Moving on to the smaller and often overlooked content experiences in ecommerce are things like order confirmations, customer service chat tools, and delivery status updates. Although all these may feel somewhat mundane or mechanical, they are actually small opportunities to add a unique, branded touch to your customer’s buying experience. In the end it is well worth the effort.
Third Party Ecommerce Channel
In-Use and Lifestyle Shots
Since you don’t have a huge opportunity to express your branding here (unless you’ve made investments into premium pages or other forms of paid media on these sites), you want to be sure to have a mix of both informative product shots and lifestyle shots to show more of your brand’s personality. From here, keep in mind to add extra info that your potential customers will need to educate them on your product. Audit this to be sure it aligns with your brand’s values and voice.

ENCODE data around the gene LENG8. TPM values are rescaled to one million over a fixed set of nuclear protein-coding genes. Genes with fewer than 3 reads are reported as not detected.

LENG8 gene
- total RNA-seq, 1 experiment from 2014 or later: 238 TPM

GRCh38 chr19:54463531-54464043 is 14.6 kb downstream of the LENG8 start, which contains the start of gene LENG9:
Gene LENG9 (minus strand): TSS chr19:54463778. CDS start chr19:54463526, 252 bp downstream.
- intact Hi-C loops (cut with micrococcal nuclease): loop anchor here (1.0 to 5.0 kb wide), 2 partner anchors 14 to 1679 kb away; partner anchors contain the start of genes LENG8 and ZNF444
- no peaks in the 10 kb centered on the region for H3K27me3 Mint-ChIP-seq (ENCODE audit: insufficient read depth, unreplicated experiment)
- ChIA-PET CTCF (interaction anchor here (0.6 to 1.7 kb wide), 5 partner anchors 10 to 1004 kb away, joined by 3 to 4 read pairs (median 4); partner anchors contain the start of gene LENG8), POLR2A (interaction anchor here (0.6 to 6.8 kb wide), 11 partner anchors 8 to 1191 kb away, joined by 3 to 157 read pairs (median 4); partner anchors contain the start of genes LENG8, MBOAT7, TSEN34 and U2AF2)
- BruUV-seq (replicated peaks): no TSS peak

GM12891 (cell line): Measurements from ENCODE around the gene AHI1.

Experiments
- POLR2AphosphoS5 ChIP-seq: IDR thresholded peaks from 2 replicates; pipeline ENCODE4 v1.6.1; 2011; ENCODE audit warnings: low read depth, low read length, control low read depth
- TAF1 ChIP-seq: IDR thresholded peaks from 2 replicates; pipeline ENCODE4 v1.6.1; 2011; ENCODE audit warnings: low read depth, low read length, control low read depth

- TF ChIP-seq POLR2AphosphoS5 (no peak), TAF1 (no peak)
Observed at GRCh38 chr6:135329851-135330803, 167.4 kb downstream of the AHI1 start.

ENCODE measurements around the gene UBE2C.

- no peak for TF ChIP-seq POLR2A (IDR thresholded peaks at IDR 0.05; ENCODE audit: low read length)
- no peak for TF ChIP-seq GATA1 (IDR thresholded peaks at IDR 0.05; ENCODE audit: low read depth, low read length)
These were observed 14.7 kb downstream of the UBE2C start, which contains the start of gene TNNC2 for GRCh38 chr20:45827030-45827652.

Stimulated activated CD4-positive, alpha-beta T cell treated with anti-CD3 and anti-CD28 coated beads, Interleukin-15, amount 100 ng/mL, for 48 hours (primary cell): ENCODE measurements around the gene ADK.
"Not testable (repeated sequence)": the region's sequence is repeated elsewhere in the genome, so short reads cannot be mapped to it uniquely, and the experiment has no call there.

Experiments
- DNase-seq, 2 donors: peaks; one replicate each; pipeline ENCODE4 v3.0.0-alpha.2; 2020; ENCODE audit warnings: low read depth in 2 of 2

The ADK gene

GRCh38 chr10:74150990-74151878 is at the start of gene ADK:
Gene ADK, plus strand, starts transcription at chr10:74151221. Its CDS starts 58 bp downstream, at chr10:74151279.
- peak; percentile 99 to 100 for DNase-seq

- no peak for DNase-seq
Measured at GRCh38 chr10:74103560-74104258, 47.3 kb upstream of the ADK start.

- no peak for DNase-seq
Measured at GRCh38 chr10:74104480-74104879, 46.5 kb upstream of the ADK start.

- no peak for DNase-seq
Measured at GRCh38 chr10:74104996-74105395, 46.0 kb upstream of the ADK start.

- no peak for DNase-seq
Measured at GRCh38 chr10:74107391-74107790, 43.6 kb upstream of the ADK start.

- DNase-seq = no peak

Another opportunity to consistently add more of your brand’s touch into these platforms is through product videos. Such videos are an effective way to educate your audience about your products and brand, and offer more flexibility for adding consistent visual elements to a retailer’s site.
As mentioned, you may want to look into premium pages and other paid media products through retailers’ sites. These options often give brands significantly more opportunity to get their branding and content front and center where buyers are making purchases.
Top image via svetlichniy_igor
Want to learn more about content marketing? Check out these articles:
Lessons Learned from Seven Viral Brand Moments
5 Types of Engaging Emails Your Customers Will Love
A Super Quick Guide to Using Video on LinkedIn
How Music Choices Impact Your Marketing Campaigns
5 Influential Podcasts to Inspire Your Social Media Strategy